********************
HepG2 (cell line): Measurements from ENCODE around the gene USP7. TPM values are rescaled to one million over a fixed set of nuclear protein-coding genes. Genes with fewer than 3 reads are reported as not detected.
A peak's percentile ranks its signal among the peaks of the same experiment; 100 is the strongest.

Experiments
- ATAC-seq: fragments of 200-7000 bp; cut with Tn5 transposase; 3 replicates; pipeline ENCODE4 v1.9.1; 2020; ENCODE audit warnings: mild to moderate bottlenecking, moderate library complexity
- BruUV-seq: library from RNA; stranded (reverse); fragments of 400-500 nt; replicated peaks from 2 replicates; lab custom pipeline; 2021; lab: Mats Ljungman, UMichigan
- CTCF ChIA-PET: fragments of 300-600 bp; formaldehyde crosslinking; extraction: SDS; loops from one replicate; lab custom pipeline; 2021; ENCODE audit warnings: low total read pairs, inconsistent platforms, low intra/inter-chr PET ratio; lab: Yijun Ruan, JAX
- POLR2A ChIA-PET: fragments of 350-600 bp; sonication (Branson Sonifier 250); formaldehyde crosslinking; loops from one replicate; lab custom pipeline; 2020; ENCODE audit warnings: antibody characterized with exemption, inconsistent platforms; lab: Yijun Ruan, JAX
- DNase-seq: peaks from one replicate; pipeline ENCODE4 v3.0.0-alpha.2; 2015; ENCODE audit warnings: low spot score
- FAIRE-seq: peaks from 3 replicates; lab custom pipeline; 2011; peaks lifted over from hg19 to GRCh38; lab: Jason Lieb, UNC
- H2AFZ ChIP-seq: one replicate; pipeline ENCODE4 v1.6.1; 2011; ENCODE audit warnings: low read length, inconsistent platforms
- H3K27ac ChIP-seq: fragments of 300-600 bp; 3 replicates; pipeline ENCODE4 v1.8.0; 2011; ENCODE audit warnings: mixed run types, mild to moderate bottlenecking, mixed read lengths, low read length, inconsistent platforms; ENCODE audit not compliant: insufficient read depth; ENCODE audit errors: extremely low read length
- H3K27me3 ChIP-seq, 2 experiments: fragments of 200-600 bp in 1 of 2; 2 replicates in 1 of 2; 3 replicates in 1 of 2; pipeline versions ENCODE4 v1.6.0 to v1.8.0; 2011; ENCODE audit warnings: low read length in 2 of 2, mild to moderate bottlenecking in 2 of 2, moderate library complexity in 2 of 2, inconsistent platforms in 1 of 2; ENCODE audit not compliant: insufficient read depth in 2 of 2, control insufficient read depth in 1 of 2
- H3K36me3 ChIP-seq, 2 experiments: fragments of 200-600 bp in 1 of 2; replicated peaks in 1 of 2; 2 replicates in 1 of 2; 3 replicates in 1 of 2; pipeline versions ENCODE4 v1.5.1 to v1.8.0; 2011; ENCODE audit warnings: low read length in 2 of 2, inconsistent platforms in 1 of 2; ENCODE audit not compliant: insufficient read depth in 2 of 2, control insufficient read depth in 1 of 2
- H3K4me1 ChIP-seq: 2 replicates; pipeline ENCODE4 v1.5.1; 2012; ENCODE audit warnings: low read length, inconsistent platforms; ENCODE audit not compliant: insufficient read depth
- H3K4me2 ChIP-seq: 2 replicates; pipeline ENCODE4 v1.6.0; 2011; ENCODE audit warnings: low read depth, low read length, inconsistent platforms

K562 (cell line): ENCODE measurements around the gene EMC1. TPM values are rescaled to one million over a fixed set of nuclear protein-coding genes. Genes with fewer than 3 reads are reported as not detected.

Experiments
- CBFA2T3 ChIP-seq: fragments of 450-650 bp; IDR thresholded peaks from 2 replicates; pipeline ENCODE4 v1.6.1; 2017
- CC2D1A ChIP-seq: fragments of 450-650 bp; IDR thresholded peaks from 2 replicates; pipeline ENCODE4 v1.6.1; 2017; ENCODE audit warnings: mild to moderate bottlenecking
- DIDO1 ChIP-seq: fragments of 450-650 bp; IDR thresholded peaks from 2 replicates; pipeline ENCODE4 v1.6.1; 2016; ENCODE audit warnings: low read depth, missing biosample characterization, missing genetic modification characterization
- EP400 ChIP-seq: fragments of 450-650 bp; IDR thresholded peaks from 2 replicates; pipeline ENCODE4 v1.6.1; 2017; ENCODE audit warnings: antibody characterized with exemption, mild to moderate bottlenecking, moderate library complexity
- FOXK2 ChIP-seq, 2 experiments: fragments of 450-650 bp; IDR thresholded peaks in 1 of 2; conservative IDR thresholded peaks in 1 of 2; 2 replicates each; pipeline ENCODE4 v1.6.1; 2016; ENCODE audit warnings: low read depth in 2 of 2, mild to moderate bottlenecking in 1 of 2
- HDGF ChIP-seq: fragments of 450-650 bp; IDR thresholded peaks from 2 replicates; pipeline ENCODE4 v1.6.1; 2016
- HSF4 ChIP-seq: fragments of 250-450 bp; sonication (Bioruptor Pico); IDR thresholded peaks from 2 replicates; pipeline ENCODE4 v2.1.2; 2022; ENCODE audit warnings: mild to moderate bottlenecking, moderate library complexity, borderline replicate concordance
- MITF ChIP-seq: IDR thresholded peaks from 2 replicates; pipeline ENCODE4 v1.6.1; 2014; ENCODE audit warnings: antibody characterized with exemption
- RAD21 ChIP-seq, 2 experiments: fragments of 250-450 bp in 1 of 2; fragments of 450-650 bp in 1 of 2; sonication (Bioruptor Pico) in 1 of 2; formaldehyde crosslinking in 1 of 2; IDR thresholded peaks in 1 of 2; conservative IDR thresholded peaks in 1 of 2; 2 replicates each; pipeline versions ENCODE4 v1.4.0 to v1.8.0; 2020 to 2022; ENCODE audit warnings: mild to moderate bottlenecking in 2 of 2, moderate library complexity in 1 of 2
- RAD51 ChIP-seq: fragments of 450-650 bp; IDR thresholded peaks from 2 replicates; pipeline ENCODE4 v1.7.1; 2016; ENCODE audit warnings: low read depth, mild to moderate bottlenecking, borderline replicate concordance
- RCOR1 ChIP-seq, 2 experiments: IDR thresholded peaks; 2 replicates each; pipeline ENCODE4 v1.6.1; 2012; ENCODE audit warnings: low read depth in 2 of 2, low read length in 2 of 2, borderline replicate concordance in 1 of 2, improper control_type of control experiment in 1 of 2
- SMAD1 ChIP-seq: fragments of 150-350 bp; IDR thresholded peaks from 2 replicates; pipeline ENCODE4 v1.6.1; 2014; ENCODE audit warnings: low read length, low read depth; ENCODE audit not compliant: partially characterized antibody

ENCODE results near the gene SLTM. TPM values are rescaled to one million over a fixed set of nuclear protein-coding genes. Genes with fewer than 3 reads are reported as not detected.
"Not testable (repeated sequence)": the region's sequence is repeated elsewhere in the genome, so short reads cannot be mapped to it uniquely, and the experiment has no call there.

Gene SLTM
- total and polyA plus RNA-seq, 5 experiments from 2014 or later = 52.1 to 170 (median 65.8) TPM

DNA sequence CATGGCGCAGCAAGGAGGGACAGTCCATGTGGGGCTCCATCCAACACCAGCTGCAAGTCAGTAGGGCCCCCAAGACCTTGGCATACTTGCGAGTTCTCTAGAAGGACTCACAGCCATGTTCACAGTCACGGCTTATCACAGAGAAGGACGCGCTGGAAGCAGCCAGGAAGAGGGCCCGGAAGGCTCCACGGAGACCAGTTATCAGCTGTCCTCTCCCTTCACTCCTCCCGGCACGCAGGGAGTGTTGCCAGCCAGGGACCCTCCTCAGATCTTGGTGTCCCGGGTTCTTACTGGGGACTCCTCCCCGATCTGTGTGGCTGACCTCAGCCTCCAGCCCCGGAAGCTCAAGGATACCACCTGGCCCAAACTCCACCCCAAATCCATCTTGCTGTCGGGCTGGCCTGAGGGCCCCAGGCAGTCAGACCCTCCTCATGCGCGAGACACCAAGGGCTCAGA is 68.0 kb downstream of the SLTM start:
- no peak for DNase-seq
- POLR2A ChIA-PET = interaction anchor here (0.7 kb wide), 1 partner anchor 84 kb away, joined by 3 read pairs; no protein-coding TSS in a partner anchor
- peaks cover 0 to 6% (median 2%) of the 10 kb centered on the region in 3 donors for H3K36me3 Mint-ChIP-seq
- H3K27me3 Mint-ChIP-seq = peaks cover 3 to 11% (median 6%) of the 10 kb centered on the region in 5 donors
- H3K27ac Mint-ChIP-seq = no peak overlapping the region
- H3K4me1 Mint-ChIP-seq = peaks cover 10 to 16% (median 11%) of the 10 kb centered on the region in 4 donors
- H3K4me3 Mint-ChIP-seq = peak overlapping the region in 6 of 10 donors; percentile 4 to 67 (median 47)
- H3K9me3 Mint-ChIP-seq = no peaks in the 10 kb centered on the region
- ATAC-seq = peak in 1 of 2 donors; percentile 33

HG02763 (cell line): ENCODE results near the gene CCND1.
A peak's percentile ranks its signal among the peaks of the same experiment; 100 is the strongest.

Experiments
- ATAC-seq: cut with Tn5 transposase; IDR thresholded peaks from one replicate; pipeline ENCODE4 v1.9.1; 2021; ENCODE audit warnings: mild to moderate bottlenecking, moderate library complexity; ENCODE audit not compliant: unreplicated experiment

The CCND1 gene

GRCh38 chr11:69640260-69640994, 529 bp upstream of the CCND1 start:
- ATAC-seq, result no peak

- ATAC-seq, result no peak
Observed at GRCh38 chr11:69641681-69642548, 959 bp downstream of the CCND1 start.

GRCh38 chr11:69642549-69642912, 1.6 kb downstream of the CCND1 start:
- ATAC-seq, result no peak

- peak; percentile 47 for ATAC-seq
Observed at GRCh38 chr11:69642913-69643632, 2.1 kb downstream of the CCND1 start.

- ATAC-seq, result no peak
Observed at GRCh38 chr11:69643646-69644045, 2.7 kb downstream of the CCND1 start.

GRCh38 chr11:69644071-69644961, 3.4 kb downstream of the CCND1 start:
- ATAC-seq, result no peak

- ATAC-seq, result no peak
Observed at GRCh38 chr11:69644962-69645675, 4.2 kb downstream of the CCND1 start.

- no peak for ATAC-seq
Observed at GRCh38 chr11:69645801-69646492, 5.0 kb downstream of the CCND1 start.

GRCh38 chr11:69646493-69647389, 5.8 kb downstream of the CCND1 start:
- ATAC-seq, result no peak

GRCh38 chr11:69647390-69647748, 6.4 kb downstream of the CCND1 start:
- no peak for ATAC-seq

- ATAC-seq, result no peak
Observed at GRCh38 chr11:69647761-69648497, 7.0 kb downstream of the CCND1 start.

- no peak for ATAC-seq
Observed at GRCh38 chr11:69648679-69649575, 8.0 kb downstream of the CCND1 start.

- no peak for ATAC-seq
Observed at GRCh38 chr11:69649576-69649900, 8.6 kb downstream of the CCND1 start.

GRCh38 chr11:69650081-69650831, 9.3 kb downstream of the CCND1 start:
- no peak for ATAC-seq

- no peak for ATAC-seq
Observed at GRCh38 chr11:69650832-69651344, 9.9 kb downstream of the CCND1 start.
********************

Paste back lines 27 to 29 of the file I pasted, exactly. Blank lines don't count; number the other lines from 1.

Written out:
- RAD51 ChIP-seq: fragments of 450-650 bp; IDR thresholded peaks from 2 replicates; pipeline ENCODE4 v1.7.1; 2016; ENCODE audit warnings: low read depth, mild to moderate bottlenecking, borderline replicate concordance
- RCOR1 ChIP-seq, 2 experiments: IDR thresholded peaks; 2 replicates each; pipeline ENCODE4 v1.6.1; 2012; ENCODE audit warnings: low read depth in 2 of 2, low read length in 2 of 2, borderline replicate concordance in 1 of 2, improper control_type of control experiment in 1 of 2
- SMAD1 ChIP-seq: fragments of 150-350 bp; IDR thresholded peaks from 2 replicates; pipeline ENCODE4 v1.6.1; 2014; ENCODE audit warnings: low read length, low read depth; ENCODE audit not compliant: partially characterized antibody